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Even though you knew it was coming, that last day is like a loss of sorts. It's a loss of the paycheck, the routine, the co-worker relationships, the (possibly) job satisfaction, and for many people a big portion of their identity. So nothing wrong with taking the past week to take it slow, getting used to your new phase in life. It is a change for you, although in future looking back you will be happy you made the decision.

I don't suggest what I did, although I was fine with it. I moved 1500 miles away, leaving on the very day that was my last day worked. Drove approx half a day that day. I had a big smile on my face though. I did like my job, it's just that I was looking forward to retirement more.
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Old 05-24-2021, 09:40 AM   #13
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My last day was a sad one and a happy one. After 35 years in one place isn't easy to walk away from and not be of some sort of sadness. I wish you the best time is a healer and you will find your new path in life and never look back.

I think we all know when the time has come for something new. Good Luck!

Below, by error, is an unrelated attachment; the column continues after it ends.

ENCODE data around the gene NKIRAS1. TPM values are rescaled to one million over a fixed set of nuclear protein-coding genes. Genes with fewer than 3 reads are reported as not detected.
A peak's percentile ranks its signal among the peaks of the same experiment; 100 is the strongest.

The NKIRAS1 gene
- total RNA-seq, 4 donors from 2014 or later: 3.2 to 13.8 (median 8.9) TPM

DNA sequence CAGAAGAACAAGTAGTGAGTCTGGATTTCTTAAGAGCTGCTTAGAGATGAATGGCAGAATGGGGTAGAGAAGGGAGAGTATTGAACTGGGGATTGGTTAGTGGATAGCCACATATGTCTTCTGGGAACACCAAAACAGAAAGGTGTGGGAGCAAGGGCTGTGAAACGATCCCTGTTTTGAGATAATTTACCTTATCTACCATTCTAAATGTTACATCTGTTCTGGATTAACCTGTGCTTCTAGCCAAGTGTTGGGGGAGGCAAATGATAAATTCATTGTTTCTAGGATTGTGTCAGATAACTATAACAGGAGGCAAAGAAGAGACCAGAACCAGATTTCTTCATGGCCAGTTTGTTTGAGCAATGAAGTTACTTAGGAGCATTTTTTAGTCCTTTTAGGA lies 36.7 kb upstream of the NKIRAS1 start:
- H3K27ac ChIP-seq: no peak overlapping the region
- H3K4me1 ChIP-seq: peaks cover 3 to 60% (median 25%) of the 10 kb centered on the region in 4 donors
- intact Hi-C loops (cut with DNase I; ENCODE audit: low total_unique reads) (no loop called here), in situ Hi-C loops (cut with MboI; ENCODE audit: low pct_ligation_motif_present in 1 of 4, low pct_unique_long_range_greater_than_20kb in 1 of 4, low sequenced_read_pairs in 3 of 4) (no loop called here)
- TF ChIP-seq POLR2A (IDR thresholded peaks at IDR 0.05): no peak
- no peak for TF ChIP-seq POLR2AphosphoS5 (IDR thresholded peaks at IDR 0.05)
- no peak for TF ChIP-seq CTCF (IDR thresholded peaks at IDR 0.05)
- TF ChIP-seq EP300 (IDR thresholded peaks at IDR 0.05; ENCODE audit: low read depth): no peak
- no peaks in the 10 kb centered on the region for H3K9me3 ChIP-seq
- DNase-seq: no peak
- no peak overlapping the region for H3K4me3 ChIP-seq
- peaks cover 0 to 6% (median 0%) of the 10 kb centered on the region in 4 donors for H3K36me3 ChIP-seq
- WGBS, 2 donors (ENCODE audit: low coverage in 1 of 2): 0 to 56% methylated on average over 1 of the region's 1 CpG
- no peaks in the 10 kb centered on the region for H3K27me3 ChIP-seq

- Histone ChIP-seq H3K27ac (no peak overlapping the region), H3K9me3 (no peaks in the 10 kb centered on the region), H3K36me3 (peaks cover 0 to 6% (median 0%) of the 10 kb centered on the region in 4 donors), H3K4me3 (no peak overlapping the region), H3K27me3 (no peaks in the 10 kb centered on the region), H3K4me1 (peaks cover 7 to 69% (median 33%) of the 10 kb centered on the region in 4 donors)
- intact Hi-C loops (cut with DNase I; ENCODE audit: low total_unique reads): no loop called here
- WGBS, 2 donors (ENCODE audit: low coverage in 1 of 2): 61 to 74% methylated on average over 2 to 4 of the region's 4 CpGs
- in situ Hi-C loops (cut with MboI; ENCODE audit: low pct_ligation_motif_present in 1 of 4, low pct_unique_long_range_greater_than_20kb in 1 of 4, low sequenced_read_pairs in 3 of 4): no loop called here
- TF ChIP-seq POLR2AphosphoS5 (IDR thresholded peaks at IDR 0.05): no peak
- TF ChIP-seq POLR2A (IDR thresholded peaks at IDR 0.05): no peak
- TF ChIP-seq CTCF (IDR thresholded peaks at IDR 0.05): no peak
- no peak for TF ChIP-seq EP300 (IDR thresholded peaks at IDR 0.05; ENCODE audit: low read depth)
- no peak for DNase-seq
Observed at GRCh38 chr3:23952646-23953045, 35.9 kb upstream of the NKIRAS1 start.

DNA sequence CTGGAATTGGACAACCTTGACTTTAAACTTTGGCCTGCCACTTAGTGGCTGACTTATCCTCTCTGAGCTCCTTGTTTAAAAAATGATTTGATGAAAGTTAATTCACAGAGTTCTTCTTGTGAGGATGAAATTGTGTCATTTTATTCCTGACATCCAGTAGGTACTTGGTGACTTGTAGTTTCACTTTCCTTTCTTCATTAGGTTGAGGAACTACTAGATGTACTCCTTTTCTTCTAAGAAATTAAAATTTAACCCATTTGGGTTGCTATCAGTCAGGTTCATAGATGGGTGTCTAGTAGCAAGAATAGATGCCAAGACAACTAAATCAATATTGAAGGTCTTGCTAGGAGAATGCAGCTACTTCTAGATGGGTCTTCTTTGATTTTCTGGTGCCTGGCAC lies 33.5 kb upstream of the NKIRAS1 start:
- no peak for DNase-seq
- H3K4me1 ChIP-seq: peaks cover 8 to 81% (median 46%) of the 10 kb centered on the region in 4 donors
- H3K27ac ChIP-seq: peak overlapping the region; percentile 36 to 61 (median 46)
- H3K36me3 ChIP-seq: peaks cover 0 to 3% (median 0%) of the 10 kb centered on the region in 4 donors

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Old 05-26-2021, 07:17 AM   #14
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I think the decompression that takes place after the final "walk out" takes different forms with each of us. My last day was on a Friday, and I kept waiting for the first time I missed going back in. I thought it would be that next Monday. Then I thought, well, it'll be after my last actual day of empl*yment (end of the month - once my vacation days were gone.) Then I called my office number at 11:58PM on my last minute and got my voice mail. 3 minutes later, it just rang and rang. I KNEW I was gone then, but it was more of a "goof" or "lark" thing to do than seeking closure or looking for a feeling. I think I was "gone" that last time I walked out. I really believe that. I've "MISSED" it so infrequently as not to be worth mentioning. Honestly, I don't even recall missing it. YMMV
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Old 06-02-2021, 11:53 PM   #15
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This sounds incredibly familiar. I retired in October 2019. It's really good, but it mostly lacks the daily jubilation one might imagine beforehand.